Mommy Masters welcomes freelance writer, Amy Williams, who shares great tips and ideas on how we can curb our children’s addiction to technology this summer.


Do you know the average amount of time a teen spends looking at a screen every day?

Most of us might guess a couple of hours. After all, it often seems like our children are connected to their cellphones or devices every hour of every day. Unfortunately, we would be lucky if the answer to the question was only two hours. In fact, data shows that our children are spending about 9 hours consuming media in some form every day!

Suddenly, a couple of hours everyday doesn’t seem like such a big deal anymore. However, to help us put this into perspective, consider if a child did only spend 2 hours daily viewing screens. This would eventually add up to about 730 hours over the course of a year. Then, if we did a little math, we would find out that it averages out to a little more than 30 days a year!

That is a month of their lives being spent in front of a screen of some kind. Now, when we consider that most kids exceed that amount by 7 hours every day, the true cost of media is mind boggling. Our kids are literally swiping away months and years of their lives away watching silly cat videos and liking posts.

Now that summer is upon is, we suddenly find our kids basking in the promise of lazy days and unstructured free time. Naturally, they tend to wander straight toward their tablets, phones, computers, or gaming systems to beat the boredom. For a parent, this can be frightening, because suddenly we are faced with the reality of keeping our children entertained, but we don’t want to end up relying on technology to pacify them.

The Need for a Family Technology Contract

The amount of time our kids spend online or staring at a screen is heart wrenching, but their love of all things digital also puts them at risk for other pitfalls. As our sons and daughters swipe away the hours, they potentially might encounter cyberbullying, oversharing, phishing, online predators, identity theft, sexting, and more. These online dangers can wreak havoc on our child’s mental wellbeing, physical health, education, and even their future goals. To keep our kids from getting burned this summer, consider implementing a technology contract to protect our children.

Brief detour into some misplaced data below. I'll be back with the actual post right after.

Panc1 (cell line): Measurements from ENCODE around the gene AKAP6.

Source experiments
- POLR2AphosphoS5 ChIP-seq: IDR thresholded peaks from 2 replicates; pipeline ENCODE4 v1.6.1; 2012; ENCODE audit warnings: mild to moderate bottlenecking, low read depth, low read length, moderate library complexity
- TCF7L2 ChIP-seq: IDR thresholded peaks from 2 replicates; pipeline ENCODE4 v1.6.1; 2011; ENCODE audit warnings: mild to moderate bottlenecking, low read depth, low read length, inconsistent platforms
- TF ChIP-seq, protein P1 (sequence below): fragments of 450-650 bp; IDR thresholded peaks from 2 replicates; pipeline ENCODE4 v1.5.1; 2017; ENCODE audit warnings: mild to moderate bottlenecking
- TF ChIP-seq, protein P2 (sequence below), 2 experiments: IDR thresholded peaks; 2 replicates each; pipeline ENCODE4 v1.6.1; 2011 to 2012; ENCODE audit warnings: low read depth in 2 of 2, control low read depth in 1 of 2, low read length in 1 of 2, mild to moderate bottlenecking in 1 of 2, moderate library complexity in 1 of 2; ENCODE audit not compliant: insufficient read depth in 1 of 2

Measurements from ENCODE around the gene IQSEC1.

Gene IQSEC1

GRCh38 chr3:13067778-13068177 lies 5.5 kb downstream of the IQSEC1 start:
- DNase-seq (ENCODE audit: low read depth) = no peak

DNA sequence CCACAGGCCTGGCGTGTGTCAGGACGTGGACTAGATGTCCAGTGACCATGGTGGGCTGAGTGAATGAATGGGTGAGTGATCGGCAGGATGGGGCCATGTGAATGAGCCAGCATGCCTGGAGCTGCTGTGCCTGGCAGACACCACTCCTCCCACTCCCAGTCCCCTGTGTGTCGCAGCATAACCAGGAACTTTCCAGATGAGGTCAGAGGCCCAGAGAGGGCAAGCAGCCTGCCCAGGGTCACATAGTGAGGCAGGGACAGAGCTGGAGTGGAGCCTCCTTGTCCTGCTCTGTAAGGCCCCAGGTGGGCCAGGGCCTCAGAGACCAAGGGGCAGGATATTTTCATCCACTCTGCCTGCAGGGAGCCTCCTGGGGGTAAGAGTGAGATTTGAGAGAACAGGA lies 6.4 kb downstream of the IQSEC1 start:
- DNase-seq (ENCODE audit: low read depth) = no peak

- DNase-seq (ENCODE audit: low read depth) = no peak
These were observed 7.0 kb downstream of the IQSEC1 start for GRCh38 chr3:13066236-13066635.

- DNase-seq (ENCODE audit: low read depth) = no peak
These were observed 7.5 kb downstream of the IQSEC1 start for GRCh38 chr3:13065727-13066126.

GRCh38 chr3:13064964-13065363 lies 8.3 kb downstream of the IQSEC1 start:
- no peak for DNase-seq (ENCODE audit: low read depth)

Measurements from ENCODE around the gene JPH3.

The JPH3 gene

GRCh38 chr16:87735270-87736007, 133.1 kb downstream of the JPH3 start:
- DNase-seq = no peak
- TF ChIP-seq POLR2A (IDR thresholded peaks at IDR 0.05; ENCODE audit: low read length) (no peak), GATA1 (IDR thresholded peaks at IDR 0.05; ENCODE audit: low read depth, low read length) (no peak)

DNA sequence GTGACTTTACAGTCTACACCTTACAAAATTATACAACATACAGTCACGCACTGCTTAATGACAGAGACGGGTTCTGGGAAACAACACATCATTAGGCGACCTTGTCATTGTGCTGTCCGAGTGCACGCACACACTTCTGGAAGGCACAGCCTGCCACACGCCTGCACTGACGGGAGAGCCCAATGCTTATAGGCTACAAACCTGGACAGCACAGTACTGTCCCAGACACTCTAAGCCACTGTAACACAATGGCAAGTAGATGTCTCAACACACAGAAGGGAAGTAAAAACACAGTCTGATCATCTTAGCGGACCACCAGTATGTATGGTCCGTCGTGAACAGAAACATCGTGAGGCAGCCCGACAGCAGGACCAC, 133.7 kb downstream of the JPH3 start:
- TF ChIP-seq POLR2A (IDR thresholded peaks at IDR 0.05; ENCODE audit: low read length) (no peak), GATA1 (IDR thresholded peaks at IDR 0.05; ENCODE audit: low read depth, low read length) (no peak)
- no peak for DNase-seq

Technology contracts are a great way we can empower our kids to safely navigate the digital world while reducing the chances that they will fall prey to common digital traps. It basically is a written agreement between us and the kids outlining the ins and outs of technology consumption and uses within our homes. The most obvious benefit is that this agreement clearly outlines all of our expectations and consequences. Thankfully, with a little work and communication, we can get everyone on the same page when it comes to technology this summer.

Do’s and Don’ts for Creating a Summer Technology Contract

The following twelve do’s and don’ts can help us craft a family technology contract this summer:

  • DO sit down as a family and draft up the document. This will allow us to get input from all members of the family in a calm setting.
  • DO listen to each other and avoid blaming each other. We want to support each other, not tear each other down.
  • DON’T forget to limit media consumption. Consider making it a rule that during the summer everyone should accomplish their chores, reading, exercises, and activities before logging on for the day.
  • DO start dialogue regarding cyberbullying and the true power of words. As our kids age, be sure to address more sensitive topics like sexting or viewing inappropriate content.
  • DO make sure kids know technology can be taken away. It isn’t a right, but is a privilege that should be handled responsibly.
  • DON’T forget social media etiquette. We live in a very digital world and sometimes this collides with real life. Make sure they understand how to use their devices politely in group settings. Teach them how to silence their ringers when in public and put down their devices at mealtimes. Today, many of our kids have a case of FOMO (fear of missing out) which can make putting down the technology difficult at times.
  • DO teach children about the permeability of the Internet. The Internet doesn’t forget and anything that they put online has the potential to be uncovered. This can affect them for years to come.
  • DO encourage our boys and girls to avoid friending strangers. They should only accept friend requests from people they actually know in real life.
  • DON’T share passwords with friends or crushes.
  • DO let them know it is alright to decline sext requests. If they are caught or prosecuted they could face felony charges for possessing child pornography.
  • DO have kids seek help from an adult if they ever encounter anything that makes them feel uncomfortable.
  • DON’T be afraid to label what is and isn’t considered inappropriate behaviors. Far too often, children and parents disagree on what is acceptable language, photography, and teasing.

How does your family curb summer technology use?


Amy Williams is a freelance journalist based in Southern California and mother of two. As a parent, she enjoys spreading the word on positive parenting techniques in the digital age and raising awareness on issues like cyberbullying and online safety. 

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